If you’re paying off student loans, a slower repayment option can be one way to lower your AGI. This is because you pay more interest over time, and interest on student loans is an above-the-line item that can be deducted from your gross income to lower your AGI. Of course, you will be paying more in student loan interest, so consider your financial goals carefully.

If paying more interest doesn’t appeal to you, but you still want to lower your AGI in order to qualify for deductions and credits, then consider putting more money into your retirement savings account.

Money added to an IRA, Simple IRA, or SEP-IRA is taken out of your gross income prior to tax, and the same goes for money contributed to a health savings account (HSA). Not only can this strategy help lower your AGI, but it’s also just good practice to put more of your income toward health expenses and retirement.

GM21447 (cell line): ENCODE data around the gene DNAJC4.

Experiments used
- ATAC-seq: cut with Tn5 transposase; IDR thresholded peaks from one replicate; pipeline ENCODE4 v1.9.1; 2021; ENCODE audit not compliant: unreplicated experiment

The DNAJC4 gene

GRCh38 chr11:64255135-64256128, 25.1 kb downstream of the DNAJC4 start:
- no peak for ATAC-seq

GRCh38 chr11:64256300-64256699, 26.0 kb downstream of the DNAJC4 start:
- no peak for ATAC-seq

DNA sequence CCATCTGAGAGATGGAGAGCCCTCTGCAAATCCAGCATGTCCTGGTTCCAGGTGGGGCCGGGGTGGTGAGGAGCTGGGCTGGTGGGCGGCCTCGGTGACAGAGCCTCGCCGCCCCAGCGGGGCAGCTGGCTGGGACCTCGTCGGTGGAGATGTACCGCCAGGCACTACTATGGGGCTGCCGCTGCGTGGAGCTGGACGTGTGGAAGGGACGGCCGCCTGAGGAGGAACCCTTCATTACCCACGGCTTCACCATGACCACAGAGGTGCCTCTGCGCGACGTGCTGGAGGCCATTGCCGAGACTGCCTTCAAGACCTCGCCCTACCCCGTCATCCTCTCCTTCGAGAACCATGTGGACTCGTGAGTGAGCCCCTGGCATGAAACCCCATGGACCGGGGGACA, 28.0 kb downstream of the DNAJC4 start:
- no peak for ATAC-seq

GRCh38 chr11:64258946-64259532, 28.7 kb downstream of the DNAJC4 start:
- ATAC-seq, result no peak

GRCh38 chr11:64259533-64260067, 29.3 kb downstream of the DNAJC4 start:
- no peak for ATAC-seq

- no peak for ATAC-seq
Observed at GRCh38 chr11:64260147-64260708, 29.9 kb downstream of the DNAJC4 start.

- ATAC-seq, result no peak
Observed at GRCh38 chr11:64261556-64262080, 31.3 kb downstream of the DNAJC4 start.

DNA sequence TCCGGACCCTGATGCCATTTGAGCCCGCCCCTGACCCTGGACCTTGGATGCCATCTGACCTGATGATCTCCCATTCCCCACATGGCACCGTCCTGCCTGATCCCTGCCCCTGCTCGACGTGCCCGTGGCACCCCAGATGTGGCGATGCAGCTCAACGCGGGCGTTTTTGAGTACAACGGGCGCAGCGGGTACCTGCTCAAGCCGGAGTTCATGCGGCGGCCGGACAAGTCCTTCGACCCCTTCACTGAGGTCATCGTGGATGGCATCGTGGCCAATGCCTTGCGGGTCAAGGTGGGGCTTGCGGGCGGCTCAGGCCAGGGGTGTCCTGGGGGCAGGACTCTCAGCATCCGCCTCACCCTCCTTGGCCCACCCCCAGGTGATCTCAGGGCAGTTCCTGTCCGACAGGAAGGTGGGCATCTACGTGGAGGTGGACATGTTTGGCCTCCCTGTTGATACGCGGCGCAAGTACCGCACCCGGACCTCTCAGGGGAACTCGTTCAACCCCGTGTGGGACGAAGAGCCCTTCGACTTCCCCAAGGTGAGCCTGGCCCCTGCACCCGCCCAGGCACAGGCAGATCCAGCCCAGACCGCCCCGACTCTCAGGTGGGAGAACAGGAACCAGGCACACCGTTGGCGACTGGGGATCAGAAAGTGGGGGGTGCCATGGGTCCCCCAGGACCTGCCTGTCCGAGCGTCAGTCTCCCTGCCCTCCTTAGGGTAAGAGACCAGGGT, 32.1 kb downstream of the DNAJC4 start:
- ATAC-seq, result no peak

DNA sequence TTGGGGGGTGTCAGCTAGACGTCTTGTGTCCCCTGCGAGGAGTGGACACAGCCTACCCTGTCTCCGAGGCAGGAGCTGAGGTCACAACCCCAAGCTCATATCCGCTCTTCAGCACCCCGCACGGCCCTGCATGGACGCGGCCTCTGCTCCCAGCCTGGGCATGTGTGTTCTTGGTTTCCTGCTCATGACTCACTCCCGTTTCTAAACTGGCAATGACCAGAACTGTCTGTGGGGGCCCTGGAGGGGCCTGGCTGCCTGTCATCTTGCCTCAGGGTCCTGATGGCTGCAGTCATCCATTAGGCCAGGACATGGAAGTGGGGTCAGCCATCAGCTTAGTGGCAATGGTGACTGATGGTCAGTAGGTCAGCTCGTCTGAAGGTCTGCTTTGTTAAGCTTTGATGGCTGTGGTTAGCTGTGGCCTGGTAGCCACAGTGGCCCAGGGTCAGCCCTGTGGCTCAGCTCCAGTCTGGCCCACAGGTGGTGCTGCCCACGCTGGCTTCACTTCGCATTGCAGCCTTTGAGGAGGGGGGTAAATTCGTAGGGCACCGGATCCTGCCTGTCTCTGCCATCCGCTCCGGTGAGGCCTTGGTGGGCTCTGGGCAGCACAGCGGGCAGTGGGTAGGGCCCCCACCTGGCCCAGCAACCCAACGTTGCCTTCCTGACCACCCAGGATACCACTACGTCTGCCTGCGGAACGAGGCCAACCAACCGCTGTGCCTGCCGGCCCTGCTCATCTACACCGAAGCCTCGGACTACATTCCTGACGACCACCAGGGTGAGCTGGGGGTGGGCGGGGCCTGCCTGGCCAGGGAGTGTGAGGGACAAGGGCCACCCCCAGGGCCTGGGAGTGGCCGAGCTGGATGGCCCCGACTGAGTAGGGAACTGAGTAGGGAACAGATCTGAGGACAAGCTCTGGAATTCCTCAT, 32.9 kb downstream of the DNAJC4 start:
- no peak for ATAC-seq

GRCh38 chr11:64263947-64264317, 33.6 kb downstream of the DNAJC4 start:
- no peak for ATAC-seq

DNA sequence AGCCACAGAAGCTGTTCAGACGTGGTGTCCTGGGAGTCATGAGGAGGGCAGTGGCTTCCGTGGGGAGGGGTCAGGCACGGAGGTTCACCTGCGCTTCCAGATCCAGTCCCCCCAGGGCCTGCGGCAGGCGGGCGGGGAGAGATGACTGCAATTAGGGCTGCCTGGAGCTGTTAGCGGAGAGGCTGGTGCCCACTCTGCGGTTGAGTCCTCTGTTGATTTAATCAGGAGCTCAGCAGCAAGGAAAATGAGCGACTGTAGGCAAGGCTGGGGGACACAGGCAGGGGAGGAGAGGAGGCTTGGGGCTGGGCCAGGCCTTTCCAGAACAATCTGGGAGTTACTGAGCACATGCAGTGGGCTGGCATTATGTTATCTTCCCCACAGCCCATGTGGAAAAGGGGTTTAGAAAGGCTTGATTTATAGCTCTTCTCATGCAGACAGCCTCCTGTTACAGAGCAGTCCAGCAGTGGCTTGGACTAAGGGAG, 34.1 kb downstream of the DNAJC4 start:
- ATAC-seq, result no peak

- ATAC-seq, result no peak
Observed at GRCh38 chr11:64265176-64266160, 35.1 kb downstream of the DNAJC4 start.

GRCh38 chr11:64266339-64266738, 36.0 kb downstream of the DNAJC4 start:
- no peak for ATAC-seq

The Bottom Line: Get To Know Your Adjusted Gross Income

Understanding adjusted gross income will help you develop a stronger purchase strategy for your lifestyle. Knowing how it is calculated allows you to better position yourself in the home buying process because your AGI impacts your loan eligibility and the types of credits and deductions you qualify for.

Consult a tax professional with any concerns or questions about your adjusted gross income and your financial strategy. A professional can save you a lot of time, headaches and cash. Learn more about buying a home in our Learning Center.

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Victoria Araj

Victoria Araj is a Section Editor for Rocket Mortgage and held roles in mortgage banking, public relations and more in her 15+ years with the company. She holds a bachelor’s degree in journalism with an emphasis in political science from Michigan State University, and a master’s degree in public administration from the University of Michigan.